There is a book
The Liar's Paradox and The Towers of Hanoi: The Ten
greatest Math Puzzles of all Time
Thats just two problems; however,
the book does have 8 more puzzles.
I list them below.
The Riddle of The Sphinx. Is this even a math puzzle?
They say that it is since it involves making analogies.
The Alcuin River Crossing Puzzle. Trying to cross a river
with a Wolf, Goat, and Head of Cabbage.
Very old problem in what is now graph theory. This problem
did not start graph theory, but could have.
Fibonacci's Rabbit Problem. Possibly the first recurrence.
Euler's Koningsberg Bridge Problem. This problem started graph theory.
The Four color problem. This generated alot of math of interest.
They claim `the solution changed math as we know it'
Towers of Hanoi. A nice exercise (my wife coded it up when she took
CS 1, I've taught it in Discrete Math), but not that big a deal.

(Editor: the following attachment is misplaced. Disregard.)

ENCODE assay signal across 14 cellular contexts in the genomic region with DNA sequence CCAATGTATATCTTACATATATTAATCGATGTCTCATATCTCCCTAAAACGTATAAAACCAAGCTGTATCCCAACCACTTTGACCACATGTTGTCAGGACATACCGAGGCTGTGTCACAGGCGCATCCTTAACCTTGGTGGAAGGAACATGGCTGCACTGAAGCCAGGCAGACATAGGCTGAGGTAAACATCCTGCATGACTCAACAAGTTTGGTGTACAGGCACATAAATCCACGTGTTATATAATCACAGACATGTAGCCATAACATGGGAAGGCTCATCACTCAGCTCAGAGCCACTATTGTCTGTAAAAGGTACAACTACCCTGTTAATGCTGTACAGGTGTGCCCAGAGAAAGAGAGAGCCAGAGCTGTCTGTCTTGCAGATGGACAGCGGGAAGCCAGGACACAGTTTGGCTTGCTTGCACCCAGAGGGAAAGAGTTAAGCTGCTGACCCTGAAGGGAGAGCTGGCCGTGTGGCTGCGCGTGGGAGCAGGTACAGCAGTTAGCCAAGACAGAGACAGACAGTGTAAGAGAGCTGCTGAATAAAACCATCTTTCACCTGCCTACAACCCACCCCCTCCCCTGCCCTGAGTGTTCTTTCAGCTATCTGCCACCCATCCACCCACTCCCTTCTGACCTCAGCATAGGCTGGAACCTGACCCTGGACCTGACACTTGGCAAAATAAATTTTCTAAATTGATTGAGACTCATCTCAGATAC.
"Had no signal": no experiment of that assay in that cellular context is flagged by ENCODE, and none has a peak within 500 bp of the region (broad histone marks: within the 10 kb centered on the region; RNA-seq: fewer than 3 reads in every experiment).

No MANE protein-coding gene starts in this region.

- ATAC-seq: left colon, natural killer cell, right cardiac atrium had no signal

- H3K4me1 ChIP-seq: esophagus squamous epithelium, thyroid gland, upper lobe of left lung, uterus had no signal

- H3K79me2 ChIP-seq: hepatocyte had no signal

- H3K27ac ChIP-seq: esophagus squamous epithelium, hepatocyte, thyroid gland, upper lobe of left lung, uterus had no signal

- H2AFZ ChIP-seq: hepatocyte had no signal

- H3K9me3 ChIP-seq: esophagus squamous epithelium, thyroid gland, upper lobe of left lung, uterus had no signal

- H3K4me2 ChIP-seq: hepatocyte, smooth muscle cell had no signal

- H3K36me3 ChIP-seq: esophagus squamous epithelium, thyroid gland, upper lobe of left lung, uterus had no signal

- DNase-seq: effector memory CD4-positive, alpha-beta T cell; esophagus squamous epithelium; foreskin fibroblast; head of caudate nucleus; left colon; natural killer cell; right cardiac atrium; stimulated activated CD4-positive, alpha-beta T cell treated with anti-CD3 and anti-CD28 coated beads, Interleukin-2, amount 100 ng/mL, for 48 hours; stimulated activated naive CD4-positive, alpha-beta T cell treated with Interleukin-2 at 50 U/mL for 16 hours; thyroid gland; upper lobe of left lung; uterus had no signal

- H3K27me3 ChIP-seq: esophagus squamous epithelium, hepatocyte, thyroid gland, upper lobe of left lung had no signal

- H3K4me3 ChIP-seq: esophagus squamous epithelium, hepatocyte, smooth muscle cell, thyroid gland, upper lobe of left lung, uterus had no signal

Lloyd's get-off-the-earth puzzle. This is similar to Rubits cube in
spirit. I never heard of it before this book.
Liar's paradox. Classic and very old. Could be the first serious study
of self reference.
Magic Squares. C'mon, not that important!
Cretan Layrinth (Mazes). Very old, but again, not that important.
To ask if these are great math puzzles, you have to define great
Influential? Interesting Mathematically? Interesting Historically?
Important? Intrinsic math value?
Intellectually challenging? Other adjectives beginning with I?
then some of the above
qualify: Fib Rabbits, Euler Bridge, Four-color, Liar's paradox.
Others may also qualify- I would need to know more about the history
of math to tell.
: I can't define it but I know it when I see it.
Riddle of the Sphinx I would say no. The rest are reaonable to
: A non-math person can understand the
question and think about it, and hopefully have fun with it.
They all qualify.
Posted By GASARCH to Computational Complexity
at 2/08/2008 10:53:00 AM